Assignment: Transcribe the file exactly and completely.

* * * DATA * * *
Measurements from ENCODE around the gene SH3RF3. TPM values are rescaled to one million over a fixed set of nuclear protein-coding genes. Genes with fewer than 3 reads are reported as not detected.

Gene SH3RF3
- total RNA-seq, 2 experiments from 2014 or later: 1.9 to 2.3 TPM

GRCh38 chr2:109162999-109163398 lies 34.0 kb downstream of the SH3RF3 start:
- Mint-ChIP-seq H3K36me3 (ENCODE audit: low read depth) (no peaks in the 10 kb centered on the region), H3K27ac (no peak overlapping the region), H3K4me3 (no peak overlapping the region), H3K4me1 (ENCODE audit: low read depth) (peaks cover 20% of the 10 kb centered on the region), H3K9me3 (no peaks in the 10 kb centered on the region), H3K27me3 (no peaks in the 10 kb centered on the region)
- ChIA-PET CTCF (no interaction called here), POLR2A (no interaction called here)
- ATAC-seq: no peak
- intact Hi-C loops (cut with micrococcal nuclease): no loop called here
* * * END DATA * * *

Measurements from ENCODE around the gene SH3RF3. TPM values are rescaled to one million over a fixed set of nuclear protein-coding genes. Genes with fewer than 3 reads are reported as not detected.

Gene SH3RF3
- total RNA-seq, 2 experiments from 2014 or later: 1.9 to 2.3 TPM

GRCh38 chr2:109162999-109163398 lies 34.0 kb downstream of the SH3RF3 start:
- Mint-ChIP-seq H3K36me3 (ENCODE audit: low read depth) (no peaks in the 10 kb centered on the region), H3K27ac (no peak overlapping the region), H3K4me3 (no peak overlapping the region), H3K4me1 (ENCODE audit: low read depth) (peaks cover 20% of the 10 kb centered on the region), H3K9me3 (no peaks in the 10 kb centered on the region), H3K27me3 (no peaks in the 10 kb centered on the region)
- ChIA-PET CTCF (no interaction called here), POLR2A (no interaction called here)
- ATAC-seq: no peak
- intact Hi-C loops (cut with micrococcal nuclease): no loop called here